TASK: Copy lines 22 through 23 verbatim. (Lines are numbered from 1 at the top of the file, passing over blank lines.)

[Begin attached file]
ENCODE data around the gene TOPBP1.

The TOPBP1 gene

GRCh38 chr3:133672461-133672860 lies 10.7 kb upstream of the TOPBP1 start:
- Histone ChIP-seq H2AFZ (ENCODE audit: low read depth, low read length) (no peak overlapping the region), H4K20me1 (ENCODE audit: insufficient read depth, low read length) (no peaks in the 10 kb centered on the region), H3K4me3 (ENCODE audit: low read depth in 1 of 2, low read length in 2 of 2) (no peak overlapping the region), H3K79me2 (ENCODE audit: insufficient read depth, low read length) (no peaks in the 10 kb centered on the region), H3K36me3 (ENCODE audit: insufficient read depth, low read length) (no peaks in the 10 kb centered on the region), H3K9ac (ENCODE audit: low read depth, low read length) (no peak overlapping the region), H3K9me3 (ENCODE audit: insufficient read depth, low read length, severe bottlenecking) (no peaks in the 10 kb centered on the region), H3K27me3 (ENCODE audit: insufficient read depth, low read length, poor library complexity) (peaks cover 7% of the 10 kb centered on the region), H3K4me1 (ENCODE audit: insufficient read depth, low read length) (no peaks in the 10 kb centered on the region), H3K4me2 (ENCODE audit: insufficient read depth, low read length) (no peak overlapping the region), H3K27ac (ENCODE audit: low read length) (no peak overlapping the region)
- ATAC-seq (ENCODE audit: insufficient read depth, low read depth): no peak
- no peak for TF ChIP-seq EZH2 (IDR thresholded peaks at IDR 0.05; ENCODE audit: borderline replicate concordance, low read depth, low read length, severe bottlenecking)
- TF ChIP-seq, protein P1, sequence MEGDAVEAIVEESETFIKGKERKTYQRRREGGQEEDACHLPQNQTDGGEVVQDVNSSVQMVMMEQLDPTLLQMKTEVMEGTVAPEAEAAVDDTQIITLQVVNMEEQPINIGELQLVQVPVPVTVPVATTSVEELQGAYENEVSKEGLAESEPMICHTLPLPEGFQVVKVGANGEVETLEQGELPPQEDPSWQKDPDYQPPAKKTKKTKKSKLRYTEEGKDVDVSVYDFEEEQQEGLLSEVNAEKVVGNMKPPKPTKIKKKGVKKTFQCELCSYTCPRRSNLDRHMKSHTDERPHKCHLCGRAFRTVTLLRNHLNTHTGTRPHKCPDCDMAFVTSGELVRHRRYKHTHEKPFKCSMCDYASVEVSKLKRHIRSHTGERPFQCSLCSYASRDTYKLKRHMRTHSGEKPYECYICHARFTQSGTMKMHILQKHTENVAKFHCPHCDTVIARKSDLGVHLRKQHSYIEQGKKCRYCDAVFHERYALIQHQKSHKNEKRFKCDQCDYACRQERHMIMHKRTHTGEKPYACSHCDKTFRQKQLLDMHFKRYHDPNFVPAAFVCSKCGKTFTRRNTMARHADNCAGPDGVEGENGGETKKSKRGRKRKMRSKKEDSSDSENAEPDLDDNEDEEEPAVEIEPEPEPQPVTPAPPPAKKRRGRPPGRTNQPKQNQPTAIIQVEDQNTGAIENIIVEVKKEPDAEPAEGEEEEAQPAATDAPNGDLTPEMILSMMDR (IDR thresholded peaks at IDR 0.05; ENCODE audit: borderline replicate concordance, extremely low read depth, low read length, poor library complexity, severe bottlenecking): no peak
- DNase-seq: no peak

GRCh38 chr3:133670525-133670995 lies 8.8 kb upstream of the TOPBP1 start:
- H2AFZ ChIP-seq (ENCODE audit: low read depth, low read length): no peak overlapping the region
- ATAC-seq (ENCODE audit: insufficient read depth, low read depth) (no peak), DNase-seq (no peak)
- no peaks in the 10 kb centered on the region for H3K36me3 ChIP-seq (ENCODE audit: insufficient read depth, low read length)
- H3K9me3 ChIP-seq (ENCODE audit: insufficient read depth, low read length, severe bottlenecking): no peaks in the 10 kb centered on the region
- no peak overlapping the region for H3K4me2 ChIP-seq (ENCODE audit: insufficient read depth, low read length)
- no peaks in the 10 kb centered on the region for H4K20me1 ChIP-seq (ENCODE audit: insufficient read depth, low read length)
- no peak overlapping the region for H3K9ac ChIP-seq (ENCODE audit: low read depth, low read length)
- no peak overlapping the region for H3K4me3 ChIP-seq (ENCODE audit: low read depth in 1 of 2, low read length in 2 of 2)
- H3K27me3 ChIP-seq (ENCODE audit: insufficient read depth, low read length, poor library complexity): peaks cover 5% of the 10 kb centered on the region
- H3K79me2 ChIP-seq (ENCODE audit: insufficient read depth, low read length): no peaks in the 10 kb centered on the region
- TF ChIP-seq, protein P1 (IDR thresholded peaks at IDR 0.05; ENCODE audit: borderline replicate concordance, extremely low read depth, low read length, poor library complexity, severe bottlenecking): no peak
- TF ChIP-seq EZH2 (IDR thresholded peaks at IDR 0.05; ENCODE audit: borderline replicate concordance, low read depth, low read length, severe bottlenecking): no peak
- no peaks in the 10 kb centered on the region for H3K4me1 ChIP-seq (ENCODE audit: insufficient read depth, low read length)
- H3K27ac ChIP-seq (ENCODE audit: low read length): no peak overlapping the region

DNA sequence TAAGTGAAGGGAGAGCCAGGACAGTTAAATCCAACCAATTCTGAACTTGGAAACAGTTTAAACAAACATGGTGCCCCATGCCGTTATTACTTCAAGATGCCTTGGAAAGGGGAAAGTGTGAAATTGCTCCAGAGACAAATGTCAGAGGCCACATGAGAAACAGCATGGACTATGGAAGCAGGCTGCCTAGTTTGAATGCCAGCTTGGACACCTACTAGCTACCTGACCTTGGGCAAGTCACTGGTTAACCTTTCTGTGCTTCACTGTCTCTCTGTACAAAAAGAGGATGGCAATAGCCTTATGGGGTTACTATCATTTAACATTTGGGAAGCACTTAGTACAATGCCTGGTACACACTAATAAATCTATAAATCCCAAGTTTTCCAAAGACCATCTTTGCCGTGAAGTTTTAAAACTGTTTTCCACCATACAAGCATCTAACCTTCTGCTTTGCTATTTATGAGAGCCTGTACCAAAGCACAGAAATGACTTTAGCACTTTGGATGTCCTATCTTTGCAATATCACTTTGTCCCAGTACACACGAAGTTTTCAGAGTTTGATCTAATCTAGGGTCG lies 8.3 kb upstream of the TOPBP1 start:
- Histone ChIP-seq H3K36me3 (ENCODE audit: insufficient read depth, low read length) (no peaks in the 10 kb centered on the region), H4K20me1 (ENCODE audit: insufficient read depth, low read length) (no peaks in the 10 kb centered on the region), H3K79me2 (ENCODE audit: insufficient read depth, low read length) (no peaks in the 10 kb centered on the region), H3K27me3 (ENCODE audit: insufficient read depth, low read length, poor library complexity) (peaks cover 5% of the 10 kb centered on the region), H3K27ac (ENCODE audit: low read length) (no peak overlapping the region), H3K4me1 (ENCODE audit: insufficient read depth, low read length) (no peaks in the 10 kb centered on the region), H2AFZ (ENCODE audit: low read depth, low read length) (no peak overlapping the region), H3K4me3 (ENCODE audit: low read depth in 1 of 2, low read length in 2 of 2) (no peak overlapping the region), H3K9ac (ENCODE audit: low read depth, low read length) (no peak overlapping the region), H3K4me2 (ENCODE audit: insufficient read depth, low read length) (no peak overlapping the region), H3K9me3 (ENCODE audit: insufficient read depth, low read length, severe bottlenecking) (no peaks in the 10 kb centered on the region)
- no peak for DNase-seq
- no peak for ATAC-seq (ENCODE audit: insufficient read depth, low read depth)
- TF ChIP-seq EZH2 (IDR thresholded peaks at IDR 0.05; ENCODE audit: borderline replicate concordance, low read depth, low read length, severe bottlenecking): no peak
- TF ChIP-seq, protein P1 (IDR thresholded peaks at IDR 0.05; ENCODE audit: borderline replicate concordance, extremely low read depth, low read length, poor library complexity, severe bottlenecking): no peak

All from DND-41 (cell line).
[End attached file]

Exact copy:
- no peaks in the 10 kb centered on the region for H3K4me1 ChIP-seq (ENCODE audit: insufficient read depth, low read length)
- H3K27ac ChIP-seq (ENCODE audit: low read length): no peak overlapping the region